Happy Wednesday, #Twittistorian friends! This is @sliptonmedieval, tweeting again about #Imagesashistory. Yesterday we looked at the evolution of the Jewish caricature. Today: its afterlife in political cartoons. Warning: it will be ugly. Hate images will be X'd out.
In fact, the first caricature of specific, living Jews was a political cartoon. For my full argument see: https://academic.oup.com/past/article-abstract/232/1/3/1752422?redirectedFrom=fulltext)
In brief: this doodle at the top of a 1233 Exchequer receipt roll caricatured a Jewish financier named Isaac in order to lampoon the king’s favourite, who controlled the Exchequer of the Jews and did business with Isaac.
The doodler gave Issac three faces to compare him to the Antichrist. This associates Isaac with deceit, fraud, usurpation of authority, conspiracy, threat. All these elements will recur in following centuries.
In the 18th c., political cartoons applied anti-Jewish imagery in similar contexts: critique of royal favourites & secret deals, financial corruption. Notice the "Jew-like" devil: hooked nose, thick lips, bulging eyes: signs conveying conspiracy, corruption/deceit, usurpation.
In the 19th c. we again see familiar themes (money/greed, corruption/deceit, usurpation, foreignness), imagery (devil, hooked nose, beard, thick lips, bulging eyes), & contexts (financial scandals, conspiracy, foreignness). Here's Disraeli as a "Jew peddler" beguiling the queen.
OR: check out this Punch 1883 cartoon (called “Mr. Sharp-Eye-Ra”) show Rev. Ginsburg accusing an antique dealer Moses Shapira of forgery. A photo of Mr. Shapira demonstrates the cartoonist's anti-Jewish exaggeration.
Alas, anti-Jewish cartoons are still here in the 21st c. It's not always clear if the anti-Semitism is intentional. But the signs, themes, and contexts reflect a long history of anti-Jewish imagery. Let's look at three British examples.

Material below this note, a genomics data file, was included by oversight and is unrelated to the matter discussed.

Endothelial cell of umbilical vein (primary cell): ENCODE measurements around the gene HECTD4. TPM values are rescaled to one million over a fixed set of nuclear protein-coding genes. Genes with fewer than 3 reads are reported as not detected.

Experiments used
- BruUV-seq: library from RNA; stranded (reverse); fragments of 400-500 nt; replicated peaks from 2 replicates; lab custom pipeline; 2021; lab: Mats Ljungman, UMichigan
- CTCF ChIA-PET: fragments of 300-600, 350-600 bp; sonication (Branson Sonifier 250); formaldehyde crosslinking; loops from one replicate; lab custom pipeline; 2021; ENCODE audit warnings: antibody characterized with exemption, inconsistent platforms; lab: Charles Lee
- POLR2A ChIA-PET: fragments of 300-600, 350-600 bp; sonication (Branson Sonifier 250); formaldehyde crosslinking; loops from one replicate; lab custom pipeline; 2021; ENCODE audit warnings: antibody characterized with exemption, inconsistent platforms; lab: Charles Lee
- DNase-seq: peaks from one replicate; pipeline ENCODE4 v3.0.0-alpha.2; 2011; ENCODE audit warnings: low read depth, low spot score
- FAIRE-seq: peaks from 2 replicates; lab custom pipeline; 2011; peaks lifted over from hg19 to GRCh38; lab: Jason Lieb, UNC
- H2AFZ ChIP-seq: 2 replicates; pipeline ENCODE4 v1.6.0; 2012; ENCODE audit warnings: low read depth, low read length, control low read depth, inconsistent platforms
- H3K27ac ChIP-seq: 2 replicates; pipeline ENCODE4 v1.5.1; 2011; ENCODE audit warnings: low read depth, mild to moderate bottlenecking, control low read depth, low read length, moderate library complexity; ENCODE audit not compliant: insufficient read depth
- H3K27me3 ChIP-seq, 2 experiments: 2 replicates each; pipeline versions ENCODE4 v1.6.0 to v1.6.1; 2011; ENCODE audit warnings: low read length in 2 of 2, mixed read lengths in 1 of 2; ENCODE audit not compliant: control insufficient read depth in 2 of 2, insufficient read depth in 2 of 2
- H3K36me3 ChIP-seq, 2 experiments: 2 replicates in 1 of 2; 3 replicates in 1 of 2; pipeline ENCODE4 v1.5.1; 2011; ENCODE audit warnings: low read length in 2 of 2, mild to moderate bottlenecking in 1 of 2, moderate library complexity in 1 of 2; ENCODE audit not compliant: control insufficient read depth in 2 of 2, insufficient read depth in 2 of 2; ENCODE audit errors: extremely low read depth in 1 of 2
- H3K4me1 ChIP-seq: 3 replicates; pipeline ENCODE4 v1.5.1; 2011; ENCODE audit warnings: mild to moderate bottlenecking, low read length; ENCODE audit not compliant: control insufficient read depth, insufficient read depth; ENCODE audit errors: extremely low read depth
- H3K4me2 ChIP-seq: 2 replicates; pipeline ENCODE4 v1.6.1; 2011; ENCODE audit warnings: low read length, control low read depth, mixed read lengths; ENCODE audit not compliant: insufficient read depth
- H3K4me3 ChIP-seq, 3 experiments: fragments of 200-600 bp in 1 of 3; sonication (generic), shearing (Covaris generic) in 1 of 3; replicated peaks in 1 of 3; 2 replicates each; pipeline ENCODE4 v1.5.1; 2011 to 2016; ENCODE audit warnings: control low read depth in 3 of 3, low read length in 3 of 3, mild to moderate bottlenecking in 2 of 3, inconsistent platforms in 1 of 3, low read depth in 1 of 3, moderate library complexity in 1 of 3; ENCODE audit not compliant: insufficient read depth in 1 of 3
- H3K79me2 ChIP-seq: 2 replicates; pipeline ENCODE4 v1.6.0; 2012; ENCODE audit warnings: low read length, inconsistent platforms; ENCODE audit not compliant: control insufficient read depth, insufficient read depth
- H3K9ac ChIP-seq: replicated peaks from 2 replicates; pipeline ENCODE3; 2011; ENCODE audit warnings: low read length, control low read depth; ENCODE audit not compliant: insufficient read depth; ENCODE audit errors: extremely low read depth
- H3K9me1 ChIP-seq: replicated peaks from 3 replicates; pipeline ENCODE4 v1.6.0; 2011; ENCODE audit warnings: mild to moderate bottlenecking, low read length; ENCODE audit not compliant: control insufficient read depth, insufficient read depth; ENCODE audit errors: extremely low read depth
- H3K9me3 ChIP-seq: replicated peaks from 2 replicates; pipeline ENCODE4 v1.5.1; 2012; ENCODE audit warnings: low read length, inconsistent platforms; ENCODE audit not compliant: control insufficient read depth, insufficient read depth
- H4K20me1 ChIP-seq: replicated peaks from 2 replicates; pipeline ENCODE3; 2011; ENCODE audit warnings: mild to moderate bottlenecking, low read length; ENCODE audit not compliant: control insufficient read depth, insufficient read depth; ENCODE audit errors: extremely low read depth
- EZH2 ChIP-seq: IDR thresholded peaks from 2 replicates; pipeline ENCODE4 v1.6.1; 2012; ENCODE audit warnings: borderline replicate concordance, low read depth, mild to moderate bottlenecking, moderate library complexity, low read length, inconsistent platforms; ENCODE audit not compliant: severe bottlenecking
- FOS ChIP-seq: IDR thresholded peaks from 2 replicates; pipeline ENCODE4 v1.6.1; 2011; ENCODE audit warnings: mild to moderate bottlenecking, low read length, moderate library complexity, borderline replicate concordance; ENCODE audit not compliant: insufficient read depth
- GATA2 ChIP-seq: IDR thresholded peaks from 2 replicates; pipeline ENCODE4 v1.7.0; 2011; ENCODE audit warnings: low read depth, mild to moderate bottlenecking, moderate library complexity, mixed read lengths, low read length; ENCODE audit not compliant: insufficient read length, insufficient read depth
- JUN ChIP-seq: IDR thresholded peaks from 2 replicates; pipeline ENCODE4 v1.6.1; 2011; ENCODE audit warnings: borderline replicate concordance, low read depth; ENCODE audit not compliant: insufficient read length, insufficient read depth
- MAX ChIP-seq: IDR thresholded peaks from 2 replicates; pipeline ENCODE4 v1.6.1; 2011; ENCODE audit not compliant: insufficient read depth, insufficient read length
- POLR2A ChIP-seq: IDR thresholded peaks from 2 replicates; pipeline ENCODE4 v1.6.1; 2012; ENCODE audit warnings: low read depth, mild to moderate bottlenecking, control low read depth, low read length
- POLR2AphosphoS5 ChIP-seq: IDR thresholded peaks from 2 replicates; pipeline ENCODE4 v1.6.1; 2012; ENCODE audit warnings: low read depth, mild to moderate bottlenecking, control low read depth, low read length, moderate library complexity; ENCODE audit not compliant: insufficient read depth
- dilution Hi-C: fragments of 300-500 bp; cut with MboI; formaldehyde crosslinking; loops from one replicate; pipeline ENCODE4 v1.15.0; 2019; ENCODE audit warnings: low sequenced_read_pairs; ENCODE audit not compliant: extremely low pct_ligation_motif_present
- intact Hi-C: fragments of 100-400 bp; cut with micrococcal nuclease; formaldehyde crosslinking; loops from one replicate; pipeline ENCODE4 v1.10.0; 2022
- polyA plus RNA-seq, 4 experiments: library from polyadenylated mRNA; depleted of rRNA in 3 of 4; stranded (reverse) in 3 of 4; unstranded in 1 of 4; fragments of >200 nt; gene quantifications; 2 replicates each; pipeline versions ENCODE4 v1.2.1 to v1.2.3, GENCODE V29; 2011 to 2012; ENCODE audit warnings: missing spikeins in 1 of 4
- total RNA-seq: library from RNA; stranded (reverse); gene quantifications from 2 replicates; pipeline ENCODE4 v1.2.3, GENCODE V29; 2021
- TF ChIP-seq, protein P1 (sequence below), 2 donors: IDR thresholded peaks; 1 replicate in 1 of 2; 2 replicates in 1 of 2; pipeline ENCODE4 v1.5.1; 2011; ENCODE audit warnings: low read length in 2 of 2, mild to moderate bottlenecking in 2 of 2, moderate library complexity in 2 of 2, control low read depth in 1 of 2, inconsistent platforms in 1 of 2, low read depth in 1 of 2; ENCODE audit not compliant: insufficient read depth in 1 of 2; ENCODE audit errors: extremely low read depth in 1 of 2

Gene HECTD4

A 2005 ad against the (Jewish) Tory politician Michael Howard shows him as a hypnotist. But it also recalls images of peddlers, or Fagin. Note that G.K Chesterton described “A Jew with a gold watch-chain" as "ugly spectacle."
Worse still: a Guardian cartoon of Michael Howard as a Vampire. Hard not to hear echoes of the Blood Libel. Bram Stoker, author of Dracula, described the vampire in the same terms he used to describe Shylock: "lips thick, typical Hebraic countenance, nose w/Jewish aquiline."
But today's America is the ugliest of all. Anti-Semitic imagery is unambiguous in tweets by Trump and his supporters. Here is an image tweeted out by Trump in July 2016. Same elements as from the 14th c.: allegations of corruption, associations with money, hints of conspiracy.
A campaign ad against a (Jewish) democratic candidate for the CT state legislature uses similar imagery, with demonic exaggeration.
More recently, an ad against the (Jewish) candidate for Georgia senator has been shown to have distorted and lengthened his nose.
Those were actual, official campaign materials. They are hateful in and of themselves. But worse still, they inspire far more repulsive and threatening imagery, which has now flooded the internet. Here's a tweet condemning BLM and alleging it is controlled by George Soros.
And here's an image texted to a (Jewish) political scientist. We all get such things. I may be subjecting #Twittistorian to such abuse with this thread! But we have to call it out & contextualize it. Fight the power of images with knowledge. ~sl @sliptonmedieval